Treatment options vary depending on PBS’ severity, but generally require babies have surgery to repair their abdominal muscles, as well as relieving any genital or bladder problems.

Antibiotics may be required to prevent or treat urinary tract infections. 

Source: Genetic and Rare Diseases Information Center

Toddler left ‘on death’s door’  

After discovering her son’s diagnosis, Ms Crete fought tirelessly to help Albert lead a normal life.

She said: ‘From the moment he was born he was rushed into intensive care and was left there for over a month.

‘The problem is that his syndrome can change very quickly – one day he can be absolutely fine, the next he can be on death’s door.

‘After doing my research into his condition and into ways to help him lead a normal life, I discovered he could have surgery to give him the abs he wasn’t born with.

‘But the surgery is only in the United States at the moment as his condition is very rare and the surgery even rarer. 

She added: ‘As soon as I knew that there was surgery available, there was no other option but to get him over there.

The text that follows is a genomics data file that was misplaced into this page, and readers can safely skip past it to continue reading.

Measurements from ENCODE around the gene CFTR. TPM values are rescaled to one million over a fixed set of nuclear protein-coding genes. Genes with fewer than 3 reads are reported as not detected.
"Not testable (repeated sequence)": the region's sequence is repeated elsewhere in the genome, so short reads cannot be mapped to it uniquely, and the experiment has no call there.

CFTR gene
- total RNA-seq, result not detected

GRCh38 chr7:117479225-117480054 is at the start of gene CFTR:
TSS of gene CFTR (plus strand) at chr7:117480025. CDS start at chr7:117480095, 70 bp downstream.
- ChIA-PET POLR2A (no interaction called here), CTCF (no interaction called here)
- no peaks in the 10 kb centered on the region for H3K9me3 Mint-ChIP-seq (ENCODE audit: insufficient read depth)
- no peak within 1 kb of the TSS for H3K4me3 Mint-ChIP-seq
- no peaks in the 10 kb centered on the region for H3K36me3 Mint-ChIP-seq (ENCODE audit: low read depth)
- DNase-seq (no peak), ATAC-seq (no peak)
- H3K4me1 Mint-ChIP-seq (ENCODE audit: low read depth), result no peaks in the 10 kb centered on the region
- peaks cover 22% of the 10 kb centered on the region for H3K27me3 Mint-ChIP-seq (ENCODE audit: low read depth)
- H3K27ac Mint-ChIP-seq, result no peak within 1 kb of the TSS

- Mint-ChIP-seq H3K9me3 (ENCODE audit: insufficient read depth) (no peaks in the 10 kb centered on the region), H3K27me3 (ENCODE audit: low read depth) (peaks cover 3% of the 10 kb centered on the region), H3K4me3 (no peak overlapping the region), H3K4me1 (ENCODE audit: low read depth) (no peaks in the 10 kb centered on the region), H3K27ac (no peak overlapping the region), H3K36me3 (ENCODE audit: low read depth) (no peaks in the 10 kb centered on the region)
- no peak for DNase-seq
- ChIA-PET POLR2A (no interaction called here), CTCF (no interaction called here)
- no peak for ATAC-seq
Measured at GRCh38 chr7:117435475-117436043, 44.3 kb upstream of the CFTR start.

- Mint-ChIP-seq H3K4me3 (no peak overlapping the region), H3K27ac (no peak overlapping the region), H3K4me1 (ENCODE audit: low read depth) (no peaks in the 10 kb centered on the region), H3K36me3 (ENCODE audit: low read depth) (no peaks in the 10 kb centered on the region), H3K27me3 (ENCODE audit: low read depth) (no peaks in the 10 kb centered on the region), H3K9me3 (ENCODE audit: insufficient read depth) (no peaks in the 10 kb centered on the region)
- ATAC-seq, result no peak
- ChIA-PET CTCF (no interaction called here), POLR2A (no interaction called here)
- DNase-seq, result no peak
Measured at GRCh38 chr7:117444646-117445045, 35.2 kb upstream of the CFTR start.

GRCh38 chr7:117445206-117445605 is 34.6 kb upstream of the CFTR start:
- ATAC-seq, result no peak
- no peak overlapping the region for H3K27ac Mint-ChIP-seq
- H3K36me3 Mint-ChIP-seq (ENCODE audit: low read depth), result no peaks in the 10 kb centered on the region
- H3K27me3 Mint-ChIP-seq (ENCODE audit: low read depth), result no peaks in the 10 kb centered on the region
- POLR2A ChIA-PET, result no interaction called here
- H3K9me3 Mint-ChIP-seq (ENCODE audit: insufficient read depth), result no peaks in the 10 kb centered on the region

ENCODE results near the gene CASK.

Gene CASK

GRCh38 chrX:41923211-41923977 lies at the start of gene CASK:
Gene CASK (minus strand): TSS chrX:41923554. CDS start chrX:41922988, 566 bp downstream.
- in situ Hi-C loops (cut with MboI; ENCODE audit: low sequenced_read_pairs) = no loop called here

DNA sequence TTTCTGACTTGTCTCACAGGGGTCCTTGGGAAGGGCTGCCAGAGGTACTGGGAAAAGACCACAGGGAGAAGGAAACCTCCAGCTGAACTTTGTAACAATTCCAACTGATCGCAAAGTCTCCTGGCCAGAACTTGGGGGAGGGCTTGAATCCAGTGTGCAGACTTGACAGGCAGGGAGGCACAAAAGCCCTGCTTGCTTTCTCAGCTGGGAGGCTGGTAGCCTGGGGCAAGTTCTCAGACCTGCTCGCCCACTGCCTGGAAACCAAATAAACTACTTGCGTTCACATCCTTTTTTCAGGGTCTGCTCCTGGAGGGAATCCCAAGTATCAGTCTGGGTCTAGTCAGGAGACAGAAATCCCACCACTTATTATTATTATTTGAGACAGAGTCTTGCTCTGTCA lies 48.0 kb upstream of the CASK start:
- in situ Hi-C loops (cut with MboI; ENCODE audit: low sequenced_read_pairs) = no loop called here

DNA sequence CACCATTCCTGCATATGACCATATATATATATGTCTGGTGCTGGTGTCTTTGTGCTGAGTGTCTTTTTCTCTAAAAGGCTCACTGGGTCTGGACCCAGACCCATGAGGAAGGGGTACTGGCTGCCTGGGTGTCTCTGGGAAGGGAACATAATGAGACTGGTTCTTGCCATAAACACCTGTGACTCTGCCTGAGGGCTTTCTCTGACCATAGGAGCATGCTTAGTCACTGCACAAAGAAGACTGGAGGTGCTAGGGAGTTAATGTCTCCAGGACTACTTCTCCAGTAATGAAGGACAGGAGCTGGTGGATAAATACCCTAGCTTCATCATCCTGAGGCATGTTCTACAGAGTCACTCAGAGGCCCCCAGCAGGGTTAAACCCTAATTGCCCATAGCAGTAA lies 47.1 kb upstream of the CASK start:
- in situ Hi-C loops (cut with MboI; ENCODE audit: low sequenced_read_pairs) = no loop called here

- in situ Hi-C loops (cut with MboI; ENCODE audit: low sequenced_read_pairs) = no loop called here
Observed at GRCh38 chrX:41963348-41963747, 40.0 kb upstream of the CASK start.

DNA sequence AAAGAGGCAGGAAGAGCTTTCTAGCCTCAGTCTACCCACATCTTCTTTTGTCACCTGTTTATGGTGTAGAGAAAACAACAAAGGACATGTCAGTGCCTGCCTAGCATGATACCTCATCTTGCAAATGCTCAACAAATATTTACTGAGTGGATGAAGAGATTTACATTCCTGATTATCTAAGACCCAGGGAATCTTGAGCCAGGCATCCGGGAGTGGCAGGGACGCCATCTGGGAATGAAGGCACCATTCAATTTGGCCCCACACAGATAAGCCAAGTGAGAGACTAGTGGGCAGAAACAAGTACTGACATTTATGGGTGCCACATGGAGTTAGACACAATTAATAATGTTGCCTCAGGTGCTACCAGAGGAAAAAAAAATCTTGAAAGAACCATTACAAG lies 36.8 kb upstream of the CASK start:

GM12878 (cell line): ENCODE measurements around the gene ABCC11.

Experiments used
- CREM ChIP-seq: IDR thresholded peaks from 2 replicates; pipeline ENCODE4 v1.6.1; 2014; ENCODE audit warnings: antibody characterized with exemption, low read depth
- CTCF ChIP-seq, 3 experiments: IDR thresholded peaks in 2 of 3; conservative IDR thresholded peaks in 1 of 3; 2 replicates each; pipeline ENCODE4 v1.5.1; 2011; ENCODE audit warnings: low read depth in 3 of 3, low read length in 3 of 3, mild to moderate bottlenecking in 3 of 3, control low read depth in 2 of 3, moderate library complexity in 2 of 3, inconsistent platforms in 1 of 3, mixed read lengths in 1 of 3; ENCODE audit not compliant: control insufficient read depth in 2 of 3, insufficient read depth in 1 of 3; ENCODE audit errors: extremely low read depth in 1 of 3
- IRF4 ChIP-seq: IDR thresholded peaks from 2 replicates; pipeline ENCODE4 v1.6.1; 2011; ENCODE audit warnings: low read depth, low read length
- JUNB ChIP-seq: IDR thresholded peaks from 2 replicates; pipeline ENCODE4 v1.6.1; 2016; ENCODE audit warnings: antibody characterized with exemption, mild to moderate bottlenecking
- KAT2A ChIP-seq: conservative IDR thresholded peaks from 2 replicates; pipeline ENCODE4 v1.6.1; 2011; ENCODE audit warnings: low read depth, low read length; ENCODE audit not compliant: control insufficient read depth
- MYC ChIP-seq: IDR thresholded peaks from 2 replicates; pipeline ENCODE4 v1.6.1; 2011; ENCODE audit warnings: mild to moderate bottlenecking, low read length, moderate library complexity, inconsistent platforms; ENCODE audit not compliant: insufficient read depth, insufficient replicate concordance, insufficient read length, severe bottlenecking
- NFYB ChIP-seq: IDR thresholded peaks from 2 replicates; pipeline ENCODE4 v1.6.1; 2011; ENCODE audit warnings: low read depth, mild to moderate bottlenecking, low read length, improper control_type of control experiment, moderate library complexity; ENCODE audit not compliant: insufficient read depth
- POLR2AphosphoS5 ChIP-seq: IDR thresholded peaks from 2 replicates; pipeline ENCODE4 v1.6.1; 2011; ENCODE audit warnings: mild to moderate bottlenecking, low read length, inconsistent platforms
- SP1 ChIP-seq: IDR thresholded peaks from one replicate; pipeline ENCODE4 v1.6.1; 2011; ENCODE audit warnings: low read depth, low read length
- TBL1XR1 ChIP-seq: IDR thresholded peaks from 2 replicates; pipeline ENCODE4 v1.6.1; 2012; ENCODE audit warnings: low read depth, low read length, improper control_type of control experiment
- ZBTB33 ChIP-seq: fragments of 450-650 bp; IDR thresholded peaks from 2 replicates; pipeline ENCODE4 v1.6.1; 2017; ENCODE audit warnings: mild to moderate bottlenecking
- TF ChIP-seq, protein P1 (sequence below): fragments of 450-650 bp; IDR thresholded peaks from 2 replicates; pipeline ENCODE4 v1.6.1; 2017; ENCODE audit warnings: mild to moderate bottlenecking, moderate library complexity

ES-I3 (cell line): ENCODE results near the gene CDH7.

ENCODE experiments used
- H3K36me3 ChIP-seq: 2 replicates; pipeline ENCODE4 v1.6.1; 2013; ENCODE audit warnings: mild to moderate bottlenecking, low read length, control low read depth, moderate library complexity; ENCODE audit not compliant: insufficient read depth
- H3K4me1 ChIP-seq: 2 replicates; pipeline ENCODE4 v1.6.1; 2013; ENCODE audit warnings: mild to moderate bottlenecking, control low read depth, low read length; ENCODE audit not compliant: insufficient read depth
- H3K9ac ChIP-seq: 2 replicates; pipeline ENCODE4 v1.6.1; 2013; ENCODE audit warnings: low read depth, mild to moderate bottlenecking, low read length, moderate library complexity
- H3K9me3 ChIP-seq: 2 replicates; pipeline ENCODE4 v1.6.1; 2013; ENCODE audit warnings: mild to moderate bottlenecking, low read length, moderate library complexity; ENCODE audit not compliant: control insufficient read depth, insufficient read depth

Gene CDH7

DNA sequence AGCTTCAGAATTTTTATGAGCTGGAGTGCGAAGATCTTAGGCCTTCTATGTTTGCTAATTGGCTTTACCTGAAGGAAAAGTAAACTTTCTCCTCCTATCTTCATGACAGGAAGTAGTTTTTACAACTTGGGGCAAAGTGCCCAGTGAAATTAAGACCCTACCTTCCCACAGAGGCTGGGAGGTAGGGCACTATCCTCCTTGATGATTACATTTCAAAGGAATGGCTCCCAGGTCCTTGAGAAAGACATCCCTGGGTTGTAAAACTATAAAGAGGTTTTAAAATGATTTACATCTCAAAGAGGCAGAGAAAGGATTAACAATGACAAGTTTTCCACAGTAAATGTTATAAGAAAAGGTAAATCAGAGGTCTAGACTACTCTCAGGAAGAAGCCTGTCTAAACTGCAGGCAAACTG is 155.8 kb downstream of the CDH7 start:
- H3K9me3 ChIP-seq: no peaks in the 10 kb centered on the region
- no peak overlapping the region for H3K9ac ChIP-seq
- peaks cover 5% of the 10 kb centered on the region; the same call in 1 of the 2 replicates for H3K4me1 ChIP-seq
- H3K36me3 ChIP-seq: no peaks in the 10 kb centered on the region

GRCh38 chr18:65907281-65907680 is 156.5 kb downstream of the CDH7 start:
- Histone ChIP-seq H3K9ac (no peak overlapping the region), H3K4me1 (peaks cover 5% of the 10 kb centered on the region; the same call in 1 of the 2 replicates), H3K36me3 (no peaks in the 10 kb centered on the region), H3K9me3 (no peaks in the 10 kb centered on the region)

‘The surgery is going to take muscle from his thigh and transplant it into his abs, giving him the muscles that he’s missing.

‘This will help with his digestion and respiratory function, and hopefully eradicate all of the other problems he has faced because of the condition.

‘We’re currently over a third of the way there, so hopefully my little boy will be getting his abs any day now!’

Donate towards Albert’s surgery here.   

Ms Crete knew in her pregnancy something was wrong with Albert (pictured as a newborn)

Ms Crete knew in her pregnancy something was wrong with Albert (pictured as a newborn)

Due to doctors being unable to say what was wrong, Ms Crete continued with the pregnancy

Due to doctors being unable to say what was wrong, Ms Crete continued with the pregnancy

Ms Crete (pictured with Albert as a newborn) hopes her son will have abs 'any day now' 

Ms Crete (pictured with Albert as a newborn) hopes her son will have abs ‘any day now’